Leading Tech Firms to Build COVID-19 Data Platform for British Health Service

The platform is to provide national organizations with secure, reliable and timely data on the coronavirus epidemic in a way that protects citizen privacy. Technology partners including Google, Palantir and Microsoft will be subject to strict rules for information governance.

 

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Microsoft, Palantir and Google are to build a data platform to collect data for the UK National Health Service so officials can make better decisions on those at risk from COVID-19, where to increase resources and where to deploy staff, among others.

The UK Department of Health and Social Care confirmed the involvement of the companies, emphasizing that all the data will be anonymous and subject to strict controls.

"To execute a coordinated and effective Covid-19 response, the Government has commissioned NHS England and Improvement and NHSX to develop a data platform that will provide those national organisations responsible for coordinating the response with secure, reliable and timely data - in a way that protects the privacy of our citizens - in order to make informed, effective decisions," the department said on its blog.

Palantir Technologies UK will provide the front end software, Palantir Foundry, which enables data to be integrated, cleaned, and harmonized; Google is to help with collection of aggregated operational data, Microsoft will build the platform's backend on its Azure cloud platform to bring data into a single, secure location, according to the department.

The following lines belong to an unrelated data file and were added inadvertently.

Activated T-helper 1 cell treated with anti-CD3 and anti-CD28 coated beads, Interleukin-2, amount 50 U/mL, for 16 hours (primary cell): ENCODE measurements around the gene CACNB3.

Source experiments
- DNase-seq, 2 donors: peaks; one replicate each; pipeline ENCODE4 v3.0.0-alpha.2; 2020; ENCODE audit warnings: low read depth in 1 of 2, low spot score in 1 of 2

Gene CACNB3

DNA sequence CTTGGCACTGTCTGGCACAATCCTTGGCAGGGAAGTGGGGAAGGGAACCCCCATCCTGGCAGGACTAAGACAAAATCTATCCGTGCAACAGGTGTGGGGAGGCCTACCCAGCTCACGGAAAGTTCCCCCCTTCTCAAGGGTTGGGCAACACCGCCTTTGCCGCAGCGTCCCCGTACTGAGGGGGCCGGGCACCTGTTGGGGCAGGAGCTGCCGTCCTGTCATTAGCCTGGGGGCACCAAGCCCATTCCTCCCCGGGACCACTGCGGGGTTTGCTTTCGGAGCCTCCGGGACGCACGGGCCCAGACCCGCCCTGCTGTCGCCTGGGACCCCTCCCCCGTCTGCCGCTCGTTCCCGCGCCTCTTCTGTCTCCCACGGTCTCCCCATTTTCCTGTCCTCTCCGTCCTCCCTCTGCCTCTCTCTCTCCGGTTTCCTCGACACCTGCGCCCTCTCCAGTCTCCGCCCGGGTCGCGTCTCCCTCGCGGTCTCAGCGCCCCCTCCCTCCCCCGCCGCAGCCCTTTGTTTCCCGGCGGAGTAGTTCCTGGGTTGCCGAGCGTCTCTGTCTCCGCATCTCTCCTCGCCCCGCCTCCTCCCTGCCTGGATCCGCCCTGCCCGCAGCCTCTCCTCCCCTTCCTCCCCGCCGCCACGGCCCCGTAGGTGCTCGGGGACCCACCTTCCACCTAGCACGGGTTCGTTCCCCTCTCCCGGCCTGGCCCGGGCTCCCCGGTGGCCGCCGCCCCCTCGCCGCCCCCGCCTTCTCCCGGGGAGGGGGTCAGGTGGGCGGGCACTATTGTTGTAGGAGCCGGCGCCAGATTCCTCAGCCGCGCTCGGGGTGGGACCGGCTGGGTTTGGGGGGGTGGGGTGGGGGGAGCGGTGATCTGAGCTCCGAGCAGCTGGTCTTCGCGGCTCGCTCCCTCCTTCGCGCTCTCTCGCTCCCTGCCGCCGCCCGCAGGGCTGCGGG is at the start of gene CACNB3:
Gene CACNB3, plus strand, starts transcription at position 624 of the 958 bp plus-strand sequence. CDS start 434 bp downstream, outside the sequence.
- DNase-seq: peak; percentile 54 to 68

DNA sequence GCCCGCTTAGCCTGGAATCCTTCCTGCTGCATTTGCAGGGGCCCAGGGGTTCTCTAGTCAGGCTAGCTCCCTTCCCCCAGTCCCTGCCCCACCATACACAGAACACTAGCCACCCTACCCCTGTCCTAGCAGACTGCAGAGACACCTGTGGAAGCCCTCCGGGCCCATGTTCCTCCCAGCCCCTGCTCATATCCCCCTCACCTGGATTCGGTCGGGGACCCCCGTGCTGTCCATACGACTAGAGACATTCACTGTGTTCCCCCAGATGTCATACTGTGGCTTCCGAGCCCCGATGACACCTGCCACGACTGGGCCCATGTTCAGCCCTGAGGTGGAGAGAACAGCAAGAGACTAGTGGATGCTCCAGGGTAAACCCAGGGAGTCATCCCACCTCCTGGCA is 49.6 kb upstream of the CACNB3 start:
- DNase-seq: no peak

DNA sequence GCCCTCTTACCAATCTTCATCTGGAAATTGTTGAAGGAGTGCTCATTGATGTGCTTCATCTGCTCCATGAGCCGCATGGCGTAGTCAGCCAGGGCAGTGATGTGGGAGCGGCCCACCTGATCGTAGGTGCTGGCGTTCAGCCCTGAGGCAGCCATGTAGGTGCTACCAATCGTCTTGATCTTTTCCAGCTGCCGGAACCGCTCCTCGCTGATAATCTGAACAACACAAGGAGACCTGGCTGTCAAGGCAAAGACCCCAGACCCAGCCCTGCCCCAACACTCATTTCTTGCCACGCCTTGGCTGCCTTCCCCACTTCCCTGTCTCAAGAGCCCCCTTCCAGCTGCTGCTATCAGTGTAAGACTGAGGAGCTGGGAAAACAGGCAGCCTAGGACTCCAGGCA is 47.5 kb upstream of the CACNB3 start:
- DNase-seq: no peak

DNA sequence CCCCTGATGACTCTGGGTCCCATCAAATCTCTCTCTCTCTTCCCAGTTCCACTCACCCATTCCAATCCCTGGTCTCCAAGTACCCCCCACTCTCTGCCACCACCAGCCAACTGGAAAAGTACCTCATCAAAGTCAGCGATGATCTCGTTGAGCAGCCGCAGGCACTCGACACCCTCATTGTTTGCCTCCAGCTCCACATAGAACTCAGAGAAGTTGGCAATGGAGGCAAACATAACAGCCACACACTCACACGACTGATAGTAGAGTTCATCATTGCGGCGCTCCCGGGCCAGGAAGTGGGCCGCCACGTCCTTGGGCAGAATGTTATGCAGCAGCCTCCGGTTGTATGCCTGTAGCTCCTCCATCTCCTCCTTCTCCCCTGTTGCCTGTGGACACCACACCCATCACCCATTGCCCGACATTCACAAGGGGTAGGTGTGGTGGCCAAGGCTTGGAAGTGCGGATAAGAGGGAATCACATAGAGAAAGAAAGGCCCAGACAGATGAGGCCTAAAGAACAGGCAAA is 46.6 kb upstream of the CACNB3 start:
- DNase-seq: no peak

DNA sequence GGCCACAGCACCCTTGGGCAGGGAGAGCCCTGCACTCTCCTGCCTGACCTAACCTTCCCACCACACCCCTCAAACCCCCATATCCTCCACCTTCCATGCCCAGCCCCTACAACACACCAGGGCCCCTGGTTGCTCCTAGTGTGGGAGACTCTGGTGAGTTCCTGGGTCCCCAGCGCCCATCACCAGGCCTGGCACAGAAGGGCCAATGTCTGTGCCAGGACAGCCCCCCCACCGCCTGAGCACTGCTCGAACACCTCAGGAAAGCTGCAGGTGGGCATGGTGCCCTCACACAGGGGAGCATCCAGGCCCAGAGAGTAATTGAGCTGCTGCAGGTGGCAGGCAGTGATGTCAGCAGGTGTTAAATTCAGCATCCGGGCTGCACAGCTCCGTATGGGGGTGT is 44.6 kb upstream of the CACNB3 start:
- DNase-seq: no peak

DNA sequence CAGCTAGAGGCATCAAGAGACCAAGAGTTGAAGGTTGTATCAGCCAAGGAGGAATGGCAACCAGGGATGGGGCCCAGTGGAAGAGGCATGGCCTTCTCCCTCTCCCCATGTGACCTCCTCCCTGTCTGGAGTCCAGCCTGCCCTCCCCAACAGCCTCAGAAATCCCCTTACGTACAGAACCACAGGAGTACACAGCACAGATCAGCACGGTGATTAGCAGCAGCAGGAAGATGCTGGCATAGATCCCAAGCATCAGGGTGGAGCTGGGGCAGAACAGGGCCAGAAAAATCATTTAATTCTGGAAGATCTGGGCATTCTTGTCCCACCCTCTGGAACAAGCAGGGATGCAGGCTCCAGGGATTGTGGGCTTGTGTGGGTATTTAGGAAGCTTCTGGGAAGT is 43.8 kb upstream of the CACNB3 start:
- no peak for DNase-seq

It emphasized that the technology partners will be subject to strict rules for information governance.

The dashboards are expected to provide a real-time metrics for understanding and tracking the crisis and the healthcare system's capacity to deal with it.

"Using the dashboards, decision-makers will be able to understand how the virus is spreading at a local level and identify risks to particularly vulnerable populations; Proactively increase health and care resources in emerging hot spots; Ensure critical equipment is supplied to the facilities with greatest need; and divert patients/service users to the facilities that are best able to care for them based on demand, resources, and staffing capacity," the department said.

It added that the data will be destroyed or returned once the public health emergency situation has ended.

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